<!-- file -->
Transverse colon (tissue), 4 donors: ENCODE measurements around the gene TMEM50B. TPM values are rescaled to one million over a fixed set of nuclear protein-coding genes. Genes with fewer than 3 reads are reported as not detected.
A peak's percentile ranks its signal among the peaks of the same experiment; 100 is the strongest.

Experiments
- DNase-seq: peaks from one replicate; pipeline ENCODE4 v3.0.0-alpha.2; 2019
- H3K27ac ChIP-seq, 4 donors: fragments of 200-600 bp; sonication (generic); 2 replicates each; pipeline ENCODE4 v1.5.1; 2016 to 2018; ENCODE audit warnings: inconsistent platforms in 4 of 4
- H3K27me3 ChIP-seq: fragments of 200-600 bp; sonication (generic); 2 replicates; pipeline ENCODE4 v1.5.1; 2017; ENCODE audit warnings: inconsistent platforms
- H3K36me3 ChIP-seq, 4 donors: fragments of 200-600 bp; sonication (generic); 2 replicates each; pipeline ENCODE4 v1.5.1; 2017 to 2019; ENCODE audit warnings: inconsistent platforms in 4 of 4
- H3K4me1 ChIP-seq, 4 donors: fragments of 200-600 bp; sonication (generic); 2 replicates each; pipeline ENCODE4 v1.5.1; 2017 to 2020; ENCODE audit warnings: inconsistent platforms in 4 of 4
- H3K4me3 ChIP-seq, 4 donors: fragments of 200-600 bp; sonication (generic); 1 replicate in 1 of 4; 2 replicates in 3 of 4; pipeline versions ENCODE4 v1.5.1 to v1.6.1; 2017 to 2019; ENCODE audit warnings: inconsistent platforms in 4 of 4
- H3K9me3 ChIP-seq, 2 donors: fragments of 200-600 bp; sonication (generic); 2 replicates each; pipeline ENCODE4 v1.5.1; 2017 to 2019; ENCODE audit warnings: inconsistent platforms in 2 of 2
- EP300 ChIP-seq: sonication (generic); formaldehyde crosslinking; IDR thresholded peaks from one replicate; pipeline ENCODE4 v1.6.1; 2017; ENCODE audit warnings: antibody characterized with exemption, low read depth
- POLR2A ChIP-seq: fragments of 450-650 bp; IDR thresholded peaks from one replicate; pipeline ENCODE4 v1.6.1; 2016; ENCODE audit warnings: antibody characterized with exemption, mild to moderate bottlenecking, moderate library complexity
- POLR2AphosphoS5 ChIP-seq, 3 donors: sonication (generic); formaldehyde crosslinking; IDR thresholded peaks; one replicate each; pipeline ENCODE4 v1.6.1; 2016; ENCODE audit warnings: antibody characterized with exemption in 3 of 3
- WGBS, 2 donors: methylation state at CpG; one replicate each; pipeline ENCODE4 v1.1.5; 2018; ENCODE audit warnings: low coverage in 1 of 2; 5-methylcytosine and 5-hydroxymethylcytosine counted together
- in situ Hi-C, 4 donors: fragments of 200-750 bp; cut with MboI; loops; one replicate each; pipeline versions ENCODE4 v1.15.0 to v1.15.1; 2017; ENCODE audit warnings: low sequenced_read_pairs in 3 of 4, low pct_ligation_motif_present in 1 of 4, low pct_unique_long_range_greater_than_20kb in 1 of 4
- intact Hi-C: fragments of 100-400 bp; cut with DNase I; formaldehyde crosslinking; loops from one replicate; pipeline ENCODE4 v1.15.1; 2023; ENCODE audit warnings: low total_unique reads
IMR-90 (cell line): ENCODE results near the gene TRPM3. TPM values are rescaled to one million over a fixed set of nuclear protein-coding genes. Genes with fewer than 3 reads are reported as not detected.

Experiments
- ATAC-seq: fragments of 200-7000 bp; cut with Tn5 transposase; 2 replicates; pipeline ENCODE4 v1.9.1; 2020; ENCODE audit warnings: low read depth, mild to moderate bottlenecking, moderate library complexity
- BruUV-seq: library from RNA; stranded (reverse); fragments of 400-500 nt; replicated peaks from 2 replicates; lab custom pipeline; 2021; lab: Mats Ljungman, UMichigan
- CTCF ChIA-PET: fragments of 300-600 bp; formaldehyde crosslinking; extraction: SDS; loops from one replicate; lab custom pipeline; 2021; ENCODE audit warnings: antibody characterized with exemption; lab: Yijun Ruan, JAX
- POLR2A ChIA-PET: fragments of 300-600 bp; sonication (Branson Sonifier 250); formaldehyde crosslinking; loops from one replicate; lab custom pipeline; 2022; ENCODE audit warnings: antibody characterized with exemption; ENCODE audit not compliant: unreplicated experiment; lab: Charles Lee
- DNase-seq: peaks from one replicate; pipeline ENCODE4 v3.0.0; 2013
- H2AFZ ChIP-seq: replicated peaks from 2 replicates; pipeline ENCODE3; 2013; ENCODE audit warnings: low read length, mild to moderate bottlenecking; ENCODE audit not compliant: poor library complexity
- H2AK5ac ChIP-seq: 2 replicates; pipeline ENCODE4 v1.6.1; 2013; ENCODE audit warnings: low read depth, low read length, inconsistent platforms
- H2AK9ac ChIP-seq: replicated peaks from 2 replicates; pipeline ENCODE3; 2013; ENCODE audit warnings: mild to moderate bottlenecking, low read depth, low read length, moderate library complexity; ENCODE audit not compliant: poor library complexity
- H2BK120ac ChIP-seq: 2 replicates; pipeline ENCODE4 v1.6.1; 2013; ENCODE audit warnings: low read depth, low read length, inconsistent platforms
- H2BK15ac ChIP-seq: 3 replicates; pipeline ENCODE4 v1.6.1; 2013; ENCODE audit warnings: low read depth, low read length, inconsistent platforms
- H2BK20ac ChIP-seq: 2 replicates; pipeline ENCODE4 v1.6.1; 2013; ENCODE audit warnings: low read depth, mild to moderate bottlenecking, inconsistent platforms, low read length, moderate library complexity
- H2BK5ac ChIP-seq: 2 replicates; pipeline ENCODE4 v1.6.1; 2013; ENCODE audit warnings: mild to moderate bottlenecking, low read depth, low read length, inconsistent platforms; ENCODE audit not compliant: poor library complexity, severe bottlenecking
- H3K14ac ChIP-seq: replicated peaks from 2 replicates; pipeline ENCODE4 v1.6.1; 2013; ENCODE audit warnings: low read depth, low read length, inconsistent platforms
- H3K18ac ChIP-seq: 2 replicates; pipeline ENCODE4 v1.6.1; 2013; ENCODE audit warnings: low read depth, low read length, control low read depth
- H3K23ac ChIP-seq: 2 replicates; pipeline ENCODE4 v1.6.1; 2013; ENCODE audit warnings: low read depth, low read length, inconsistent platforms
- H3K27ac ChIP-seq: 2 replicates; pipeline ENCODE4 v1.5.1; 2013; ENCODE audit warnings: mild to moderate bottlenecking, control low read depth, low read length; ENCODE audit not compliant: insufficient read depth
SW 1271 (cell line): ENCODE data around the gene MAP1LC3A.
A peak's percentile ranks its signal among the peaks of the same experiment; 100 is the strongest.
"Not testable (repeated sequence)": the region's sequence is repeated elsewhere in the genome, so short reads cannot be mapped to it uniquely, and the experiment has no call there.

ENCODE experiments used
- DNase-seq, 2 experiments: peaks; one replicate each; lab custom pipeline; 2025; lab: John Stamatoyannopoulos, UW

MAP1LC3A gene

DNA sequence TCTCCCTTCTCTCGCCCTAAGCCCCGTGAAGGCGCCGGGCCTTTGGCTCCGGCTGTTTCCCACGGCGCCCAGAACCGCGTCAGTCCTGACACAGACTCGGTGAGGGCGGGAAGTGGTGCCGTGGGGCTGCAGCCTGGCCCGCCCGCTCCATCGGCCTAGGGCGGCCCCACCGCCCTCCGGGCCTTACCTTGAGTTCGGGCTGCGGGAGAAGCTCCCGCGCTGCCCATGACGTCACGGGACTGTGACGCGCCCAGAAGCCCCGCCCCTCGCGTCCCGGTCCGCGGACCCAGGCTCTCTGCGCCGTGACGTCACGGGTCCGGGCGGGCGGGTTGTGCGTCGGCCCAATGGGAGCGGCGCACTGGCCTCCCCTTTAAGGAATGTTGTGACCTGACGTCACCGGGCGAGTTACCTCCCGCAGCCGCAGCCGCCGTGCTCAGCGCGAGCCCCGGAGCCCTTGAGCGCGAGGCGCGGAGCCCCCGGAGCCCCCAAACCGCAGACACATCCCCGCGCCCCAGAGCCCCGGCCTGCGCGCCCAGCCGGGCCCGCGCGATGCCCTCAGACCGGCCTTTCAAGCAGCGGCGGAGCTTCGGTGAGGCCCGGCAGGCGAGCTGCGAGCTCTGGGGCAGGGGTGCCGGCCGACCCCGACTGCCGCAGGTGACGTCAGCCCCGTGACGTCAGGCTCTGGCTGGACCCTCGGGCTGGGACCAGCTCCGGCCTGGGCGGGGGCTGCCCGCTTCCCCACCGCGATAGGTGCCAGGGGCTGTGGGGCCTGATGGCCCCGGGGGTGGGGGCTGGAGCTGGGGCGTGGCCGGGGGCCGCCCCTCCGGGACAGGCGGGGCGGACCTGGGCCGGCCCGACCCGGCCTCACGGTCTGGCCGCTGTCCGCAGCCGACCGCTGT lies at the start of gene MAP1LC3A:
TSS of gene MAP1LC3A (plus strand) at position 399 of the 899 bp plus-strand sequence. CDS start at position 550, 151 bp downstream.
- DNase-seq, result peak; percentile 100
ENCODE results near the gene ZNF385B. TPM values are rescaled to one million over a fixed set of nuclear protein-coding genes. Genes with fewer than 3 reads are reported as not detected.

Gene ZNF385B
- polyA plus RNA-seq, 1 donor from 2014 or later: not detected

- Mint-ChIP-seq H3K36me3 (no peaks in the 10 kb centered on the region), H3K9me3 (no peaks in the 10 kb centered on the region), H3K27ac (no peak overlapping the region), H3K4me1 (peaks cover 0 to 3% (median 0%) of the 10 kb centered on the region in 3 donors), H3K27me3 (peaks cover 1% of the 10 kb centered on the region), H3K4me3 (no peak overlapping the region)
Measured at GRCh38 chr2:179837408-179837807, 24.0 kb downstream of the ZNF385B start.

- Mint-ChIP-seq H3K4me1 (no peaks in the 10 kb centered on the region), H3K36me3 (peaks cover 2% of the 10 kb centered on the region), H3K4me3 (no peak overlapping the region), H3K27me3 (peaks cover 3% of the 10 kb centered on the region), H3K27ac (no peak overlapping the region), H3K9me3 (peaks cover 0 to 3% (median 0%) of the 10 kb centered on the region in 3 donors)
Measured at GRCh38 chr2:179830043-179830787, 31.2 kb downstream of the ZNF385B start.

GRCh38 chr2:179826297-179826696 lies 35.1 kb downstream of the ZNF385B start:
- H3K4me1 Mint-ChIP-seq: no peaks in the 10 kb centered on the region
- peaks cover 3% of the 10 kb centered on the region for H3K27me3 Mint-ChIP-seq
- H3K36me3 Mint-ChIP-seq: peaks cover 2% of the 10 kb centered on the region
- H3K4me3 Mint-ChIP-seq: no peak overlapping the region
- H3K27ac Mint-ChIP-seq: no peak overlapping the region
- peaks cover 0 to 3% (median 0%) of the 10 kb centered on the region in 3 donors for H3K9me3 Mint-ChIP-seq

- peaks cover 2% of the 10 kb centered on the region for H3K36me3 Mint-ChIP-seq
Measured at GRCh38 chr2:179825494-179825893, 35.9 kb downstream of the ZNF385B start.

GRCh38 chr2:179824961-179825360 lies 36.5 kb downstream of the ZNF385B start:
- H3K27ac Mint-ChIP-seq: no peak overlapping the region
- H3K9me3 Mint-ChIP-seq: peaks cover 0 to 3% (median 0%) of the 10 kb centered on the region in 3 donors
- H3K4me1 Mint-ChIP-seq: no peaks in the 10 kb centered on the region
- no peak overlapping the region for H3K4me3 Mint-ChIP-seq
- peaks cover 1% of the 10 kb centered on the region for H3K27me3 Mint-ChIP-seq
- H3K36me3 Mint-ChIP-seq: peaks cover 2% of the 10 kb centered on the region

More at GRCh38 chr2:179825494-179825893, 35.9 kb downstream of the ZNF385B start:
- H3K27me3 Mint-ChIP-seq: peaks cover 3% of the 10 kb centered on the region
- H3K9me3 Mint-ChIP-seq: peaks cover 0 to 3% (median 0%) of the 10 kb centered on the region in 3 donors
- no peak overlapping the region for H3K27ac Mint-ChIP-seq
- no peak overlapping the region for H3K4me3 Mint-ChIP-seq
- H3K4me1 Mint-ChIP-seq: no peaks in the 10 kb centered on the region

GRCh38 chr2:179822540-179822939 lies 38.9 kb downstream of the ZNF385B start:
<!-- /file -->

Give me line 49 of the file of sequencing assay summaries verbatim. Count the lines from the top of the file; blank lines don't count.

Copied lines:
- Mint-ChIP-seq H3K4me1 (no peaks in the 10 kb centered on the region), H3K36me3 (peaks cover 2% of the 10 kb centered on the region), H3K4me3 (no peak overlapping the region), H3K27me3 (peaks cover 3% of the 10 kb centered on the region), H3K27ac (no peak overlapping the region), H3K9me3 (peaks cover 0 to 3% (median 0%) of the 10 kb centered on the region in 3 donors)